MANCHESTER, N.H. — Shut out of a GOP presidential candidate forum sponsored by Fox News, Ron Paul staged his own televised town hall meeting today in which he fielded questions from undecided voters two days before the key primary election here.
The Lake Jackson Republican congressman faced a range of questions from the audience of about 100 people in the public access television station several miles from where four other presidential contenders were to later participate in the Fox debate.
Paul responded to one participant who asked why he should chose the libertarian-leaning Texan over more mainstream GOP contenders such as Mitt Romney or Mike Huckabee, saying he had been more consistent in his views than his rivals.
“They are seen as flip-floppers,” Paul said. “People look at my record and say he’s a stick-to-his guns guy.”
One voter noted that Paul was running hard-hitting ads that pledged a crackdown on illegal immigration. He suggested that the campaign promise would entail a beefed up federal bureaucracy and would be inconsistent with Paul’s philosophy of reduced government.
Paul said his plan would not mean more federal employees, but rather would bring home border guards now serving in Iraq.
Asked about his views on the Arab Israeli conflict, Paul suggested that he had been unfairly portrayed as anti-Semitic because he opposed U.S. aid to Israel. The congressman said he would also block foreign aid to Arab countries, which would be to Israel’s benefit.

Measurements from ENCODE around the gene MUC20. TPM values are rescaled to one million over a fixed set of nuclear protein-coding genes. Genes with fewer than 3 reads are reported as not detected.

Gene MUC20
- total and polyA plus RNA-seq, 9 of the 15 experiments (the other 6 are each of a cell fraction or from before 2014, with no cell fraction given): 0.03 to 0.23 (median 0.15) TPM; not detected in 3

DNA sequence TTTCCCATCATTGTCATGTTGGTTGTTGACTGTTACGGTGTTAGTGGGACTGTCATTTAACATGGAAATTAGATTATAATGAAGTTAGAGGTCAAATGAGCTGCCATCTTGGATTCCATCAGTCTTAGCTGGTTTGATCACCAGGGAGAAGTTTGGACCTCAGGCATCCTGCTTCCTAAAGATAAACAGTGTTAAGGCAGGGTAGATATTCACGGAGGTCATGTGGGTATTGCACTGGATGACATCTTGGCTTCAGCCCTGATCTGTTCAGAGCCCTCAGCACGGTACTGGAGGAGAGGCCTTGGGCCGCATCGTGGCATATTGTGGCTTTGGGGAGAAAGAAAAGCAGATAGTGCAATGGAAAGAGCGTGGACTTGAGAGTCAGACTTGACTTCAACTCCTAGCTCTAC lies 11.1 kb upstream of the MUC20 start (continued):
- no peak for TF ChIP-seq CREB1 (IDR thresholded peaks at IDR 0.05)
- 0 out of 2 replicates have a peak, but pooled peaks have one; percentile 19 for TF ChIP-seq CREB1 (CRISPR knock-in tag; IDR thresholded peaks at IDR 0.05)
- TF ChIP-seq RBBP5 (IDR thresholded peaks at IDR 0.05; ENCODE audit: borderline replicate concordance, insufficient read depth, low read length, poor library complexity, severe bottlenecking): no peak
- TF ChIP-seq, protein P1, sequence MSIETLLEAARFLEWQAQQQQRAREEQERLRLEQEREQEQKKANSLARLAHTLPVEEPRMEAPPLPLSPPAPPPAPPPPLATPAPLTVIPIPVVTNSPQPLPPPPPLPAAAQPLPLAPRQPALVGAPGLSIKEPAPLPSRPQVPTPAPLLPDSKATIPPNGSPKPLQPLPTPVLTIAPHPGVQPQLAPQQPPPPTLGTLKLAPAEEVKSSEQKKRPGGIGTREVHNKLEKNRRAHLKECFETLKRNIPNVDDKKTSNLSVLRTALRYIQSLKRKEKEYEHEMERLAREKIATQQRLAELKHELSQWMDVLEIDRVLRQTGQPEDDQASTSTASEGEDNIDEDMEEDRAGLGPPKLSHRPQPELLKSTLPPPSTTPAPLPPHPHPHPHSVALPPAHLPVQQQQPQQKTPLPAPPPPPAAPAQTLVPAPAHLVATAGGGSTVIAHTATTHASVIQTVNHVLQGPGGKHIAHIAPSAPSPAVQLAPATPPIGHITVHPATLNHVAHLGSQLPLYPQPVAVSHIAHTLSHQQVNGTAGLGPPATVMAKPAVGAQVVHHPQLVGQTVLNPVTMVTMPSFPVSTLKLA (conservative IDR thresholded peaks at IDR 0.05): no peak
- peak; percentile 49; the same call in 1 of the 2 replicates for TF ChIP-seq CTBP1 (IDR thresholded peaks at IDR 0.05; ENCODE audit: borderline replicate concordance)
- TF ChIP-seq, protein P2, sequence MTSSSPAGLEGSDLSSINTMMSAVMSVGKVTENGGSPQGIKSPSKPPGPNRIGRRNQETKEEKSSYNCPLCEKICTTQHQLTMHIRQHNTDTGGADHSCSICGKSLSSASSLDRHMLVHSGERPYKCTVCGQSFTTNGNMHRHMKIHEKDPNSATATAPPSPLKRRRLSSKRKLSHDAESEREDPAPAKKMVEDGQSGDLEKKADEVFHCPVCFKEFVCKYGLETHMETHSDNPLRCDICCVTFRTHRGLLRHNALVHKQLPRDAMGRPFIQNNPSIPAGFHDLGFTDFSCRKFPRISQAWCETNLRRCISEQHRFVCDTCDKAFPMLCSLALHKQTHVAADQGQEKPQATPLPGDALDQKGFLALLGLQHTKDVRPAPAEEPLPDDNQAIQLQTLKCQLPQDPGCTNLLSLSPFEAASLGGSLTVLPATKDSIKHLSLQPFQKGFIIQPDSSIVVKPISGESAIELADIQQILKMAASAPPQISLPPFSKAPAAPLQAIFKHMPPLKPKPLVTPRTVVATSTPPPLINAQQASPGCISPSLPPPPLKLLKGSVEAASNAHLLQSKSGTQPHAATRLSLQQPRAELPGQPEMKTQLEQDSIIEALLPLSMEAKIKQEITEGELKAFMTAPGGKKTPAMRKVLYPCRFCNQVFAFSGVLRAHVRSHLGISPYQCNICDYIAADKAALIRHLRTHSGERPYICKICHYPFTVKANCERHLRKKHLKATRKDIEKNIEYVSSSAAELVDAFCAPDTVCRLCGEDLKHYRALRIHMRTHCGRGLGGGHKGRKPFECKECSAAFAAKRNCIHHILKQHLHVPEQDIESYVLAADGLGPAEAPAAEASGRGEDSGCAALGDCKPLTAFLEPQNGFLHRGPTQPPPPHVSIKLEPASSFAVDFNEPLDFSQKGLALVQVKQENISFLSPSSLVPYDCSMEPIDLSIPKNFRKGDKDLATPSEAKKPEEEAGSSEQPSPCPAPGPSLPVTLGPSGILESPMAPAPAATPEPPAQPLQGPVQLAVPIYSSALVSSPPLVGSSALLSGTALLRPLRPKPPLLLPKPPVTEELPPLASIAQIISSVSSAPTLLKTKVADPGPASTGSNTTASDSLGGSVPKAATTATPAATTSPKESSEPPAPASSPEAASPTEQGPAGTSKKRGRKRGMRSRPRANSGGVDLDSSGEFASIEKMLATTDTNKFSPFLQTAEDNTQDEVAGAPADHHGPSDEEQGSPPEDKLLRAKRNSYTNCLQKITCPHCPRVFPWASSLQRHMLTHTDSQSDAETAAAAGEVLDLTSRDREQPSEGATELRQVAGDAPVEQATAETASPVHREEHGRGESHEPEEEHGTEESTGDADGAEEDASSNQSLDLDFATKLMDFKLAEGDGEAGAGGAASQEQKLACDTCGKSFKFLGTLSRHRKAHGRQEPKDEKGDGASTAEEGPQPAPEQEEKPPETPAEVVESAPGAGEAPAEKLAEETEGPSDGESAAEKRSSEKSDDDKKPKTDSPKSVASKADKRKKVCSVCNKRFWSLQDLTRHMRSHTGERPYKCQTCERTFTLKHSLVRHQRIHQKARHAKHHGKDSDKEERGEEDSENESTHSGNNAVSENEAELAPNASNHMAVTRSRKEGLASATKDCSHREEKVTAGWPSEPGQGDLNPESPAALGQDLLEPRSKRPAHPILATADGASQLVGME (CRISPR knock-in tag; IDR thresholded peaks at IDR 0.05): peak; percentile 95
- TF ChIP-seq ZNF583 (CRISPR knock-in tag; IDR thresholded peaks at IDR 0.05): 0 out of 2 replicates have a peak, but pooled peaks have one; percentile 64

The one-hour forum was choreographed to portray Paul in a positive light. He was introduced and questioned by his campaign chairman, Kent Snyder.
On the side of the studio sat his supporters, who clapped enthusiastically after each of his answers.
At times Paul took a professorial approach, lecturing the crowd on the history of monetary policy and his view that abandoning the gold standard was a critical mistake.
The decision by Fox to limit participation in the forum infuriated Paul supporters and even drew the ire of the New Hampshire Republican Party, which withdrew its sponsorship of the event.
Fox had invited Republican candidates Rudolph Giuliani, John McCain, Romney, Huckabee and Fred Thompson to the forum, but excluded Paul as well as California congressman Duncan Hunter.
Paul protested, arguing that he raised $20 million in the last quarter of 2007, almost the same amount as Hillary Clinton. Furthermore, a Research 2000 poll published in the Concord Monitor released Sunday showed Paul garnering 7 percent of the vote, besting Thompson and only 1 point behind Giuliani in the state.
Throughout the day Paul was accompanied by Barry Goldwater, Jr., the son of the late Arizona GOP senator who unsuccessfully ran for president in 1964.